BIM & digital transformation in construction

Whether you’re new to the built environment industry or have been working in this sector for years, you’ve probably heard of BIM. BIM is a term that’s become somewhat pervasive throughout the industry, but let’s break it down to the basics: what does it actually mean?

 

 

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OVERVIEW

Traditionally, the construction industry was a highly fragmented field with collaborators working individually, only to discover that additional changes must be made to avoid clashes, duplicates and errors. While traditional paper drafting was rapidly replaced by Computer-aided design (CAD), Building Information Modeling (BIM) is more disruptive and is becoming de facto the next generation of digital modeling that allows architects, engineers, contractors, and manufacturers to work together as a team. Working linearly has its benefits, but BIM offers greater freedom through greater transparency across all elements of the team.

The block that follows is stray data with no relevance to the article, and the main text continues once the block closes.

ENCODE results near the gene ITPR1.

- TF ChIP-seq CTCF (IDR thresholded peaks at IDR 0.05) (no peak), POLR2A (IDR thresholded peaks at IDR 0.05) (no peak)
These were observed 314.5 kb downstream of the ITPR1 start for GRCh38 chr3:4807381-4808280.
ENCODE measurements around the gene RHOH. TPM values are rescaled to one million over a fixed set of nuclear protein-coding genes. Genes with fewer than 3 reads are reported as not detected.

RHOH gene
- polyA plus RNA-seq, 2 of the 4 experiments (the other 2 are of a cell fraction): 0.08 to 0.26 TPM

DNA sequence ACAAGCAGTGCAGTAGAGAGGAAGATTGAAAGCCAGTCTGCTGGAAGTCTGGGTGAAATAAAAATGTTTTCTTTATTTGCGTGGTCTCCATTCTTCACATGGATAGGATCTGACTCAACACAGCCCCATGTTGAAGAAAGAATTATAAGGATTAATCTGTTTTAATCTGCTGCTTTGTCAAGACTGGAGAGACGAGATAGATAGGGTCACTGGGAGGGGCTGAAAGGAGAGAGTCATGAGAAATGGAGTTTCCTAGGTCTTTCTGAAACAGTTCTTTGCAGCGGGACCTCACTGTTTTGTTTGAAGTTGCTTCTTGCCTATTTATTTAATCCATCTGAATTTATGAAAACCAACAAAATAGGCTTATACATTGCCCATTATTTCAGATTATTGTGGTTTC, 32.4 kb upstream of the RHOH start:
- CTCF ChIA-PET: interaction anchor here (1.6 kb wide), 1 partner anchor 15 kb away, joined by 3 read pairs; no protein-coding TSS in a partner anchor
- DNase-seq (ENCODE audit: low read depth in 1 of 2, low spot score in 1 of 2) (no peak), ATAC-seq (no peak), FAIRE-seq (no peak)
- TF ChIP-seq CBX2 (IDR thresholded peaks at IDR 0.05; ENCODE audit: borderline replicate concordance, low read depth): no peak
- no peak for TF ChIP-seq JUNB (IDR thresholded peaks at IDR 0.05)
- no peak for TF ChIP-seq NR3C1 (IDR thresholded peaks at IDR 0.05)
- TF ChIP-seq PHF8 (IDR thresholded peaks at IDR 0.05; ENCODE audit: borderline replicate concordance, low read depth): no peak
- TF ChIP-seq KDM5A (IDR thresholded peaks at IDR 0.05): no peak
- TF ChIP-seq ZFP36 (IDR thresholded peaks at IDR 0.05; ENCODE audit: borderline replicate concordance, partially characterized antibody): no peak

More than simply providing a blueprint for design, BIM technology combines the creative design elements implemented by architects and engineers with project management tools that save all stakeholders time and money. Now, all users can work collaboratively in real time, allowing for greater transparency on design, functionality, and timelines thanks to the benefits of working with a single, shared file. All elements of a project are brought together in one file – from architectural design and sustainability performance data to materials and timelines for delivery and construction – allowing for easier communication among all parties. Significantly, clash detection allows team members to identify and solve spatial problems with design or material functionality before arriving on site.

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